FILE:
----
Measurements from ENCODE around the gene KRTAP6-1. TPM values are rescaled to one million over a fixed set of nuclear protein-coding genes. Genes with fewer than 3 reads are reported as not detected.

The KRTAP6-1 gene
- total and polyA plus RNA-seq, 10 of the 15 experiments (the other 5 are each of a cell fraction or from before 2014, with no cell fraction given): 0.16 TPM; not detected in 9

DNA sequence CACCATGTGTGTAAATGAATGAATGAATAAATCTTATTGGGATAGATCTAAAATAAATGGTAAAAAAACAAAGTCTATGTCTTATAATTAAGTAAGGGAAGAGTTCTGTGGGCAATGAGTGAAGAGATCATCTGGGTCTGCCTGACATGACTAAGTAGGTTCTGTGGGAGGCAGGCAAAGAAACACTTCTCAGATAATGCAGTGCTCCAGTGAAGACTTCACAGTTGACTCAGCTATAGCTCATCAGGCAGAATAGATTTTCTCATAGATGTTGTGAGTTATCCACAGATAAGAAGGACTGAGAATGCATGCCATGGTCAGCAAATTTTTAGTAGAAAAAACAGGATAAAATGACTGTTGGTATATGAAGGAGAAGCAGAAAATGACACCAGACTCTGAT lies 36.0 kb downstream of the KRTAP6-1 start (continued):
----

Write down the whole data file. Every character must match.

Measurements from ENCODE around the gene KRTAP6-1. TPM values are rescaled to one million over a fixed set of nuclear protein-coding genes. Genes with fewer than 3 reads are reported as not detected.

The KRTAP6-1 gene
- total and polyA plus RNA-seq, 10 of the 15 experiments (the other 5 are each of a cell fraction or from before 2014, with no cell fraction given): 0.16 TPM; not detected in 9

DNA sequence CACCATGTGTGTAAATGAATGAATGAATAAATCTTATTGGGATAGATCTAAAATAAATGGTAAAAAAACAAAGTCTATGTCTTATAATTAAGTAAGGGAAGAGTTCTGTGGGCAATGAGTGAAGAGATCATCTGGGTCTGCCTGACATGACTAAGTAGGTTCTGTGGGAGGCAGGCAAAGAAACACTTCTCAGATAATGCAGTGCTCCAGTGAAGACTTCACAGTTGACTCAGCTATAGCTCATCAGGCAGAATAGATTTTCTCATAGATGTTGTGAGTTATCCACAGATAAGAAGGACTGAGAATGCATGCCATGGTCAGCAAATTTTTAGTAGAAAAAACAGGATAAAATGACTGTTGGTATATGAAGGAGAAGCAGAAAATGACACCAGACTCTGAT lies 36.0 kb downstream of the KRTAP6-1 start (continued):